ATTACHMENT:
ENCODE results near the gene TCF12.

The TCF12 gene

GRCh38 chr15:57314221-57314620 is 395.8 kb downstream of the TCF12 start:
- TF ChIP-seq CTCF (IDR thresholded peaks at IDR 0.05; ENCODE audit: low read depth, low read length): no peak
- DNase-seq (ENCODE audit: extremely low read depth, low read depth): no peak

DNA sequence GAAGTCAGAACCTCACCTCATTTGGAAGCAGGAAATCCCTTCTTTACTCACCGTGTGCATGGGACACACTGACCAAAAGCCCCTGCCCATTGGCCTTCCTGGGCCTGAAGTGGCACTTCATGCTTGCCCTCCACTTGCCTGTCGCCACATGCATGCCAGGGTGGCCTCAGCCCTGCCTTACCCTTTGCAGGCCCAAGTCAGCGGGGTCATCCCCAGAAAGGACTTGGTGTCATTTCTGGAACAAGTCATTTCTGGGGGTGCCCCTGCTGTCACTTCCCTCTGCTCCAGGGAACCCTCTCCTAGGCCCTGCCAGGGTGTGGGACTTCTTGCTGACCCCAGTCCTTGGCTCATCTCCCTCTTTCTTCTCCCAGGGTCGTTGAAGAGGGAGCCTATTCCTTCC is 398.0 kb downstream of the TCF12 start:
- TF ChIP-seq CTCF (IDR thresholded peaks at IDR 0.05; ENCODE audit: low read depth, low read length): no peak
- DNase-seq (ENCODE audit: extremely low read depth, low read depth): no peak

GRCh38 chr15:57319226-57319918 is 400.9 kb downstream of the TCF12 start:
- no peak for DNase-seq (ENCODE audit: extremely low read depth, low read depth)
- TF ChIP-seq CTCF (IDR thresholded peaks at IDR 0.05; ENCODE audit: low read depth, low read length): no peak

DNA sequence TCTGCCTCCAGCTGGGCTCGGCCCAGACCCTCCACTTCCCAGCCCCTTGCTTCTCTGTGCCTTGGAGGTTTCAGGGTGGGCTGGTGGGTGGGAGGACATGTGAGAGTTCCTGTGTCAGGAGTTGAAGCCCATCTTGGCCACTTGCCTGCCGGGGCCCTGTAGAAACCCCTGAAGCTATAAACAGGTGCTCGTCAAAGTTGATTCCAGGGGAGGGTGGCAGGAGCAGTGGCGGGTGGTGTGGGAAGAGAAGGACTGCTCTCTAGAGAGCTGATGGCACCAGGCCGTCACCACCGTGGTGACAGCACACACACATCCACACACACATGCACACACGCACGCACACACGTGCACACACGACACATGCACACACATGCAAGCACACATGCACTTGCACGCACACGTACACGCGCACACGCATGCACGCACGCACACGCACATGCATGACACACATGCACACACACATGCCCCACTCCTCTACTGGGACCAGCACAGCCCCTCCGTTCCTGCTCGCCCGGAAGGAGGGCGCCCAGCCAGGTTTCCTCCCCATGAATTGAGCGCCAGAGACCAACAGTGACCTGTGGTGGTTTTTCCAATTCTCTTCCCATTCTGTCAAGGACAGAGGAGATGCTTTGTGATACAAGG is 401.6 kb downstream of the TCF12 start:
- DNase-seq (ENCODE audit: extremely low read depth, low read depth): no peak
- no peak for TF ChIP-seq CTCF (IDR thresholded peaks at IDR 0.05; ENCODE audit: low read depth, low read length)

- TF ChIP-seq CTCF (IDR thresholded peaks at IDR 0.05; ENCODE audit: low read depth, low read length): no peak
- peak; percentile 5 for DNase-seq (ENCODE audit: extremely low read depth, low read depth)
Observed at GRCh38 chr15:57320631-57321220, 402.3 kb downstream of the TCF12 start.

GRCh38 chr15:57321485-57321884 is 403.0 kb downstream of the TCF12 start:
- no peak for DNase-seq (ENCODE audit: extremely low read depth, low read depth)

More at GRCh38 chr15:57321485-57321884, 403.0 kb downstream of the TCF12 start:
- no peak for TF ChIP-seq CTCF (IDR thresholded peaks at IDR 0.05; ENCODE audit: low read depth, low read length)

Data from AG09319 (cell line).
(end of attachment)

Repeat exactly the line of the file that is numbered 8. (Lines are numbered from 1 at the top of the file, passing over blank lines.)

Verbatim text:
- DNase-seq (ENCODE audit: extremely low read depth, low read depth): no peak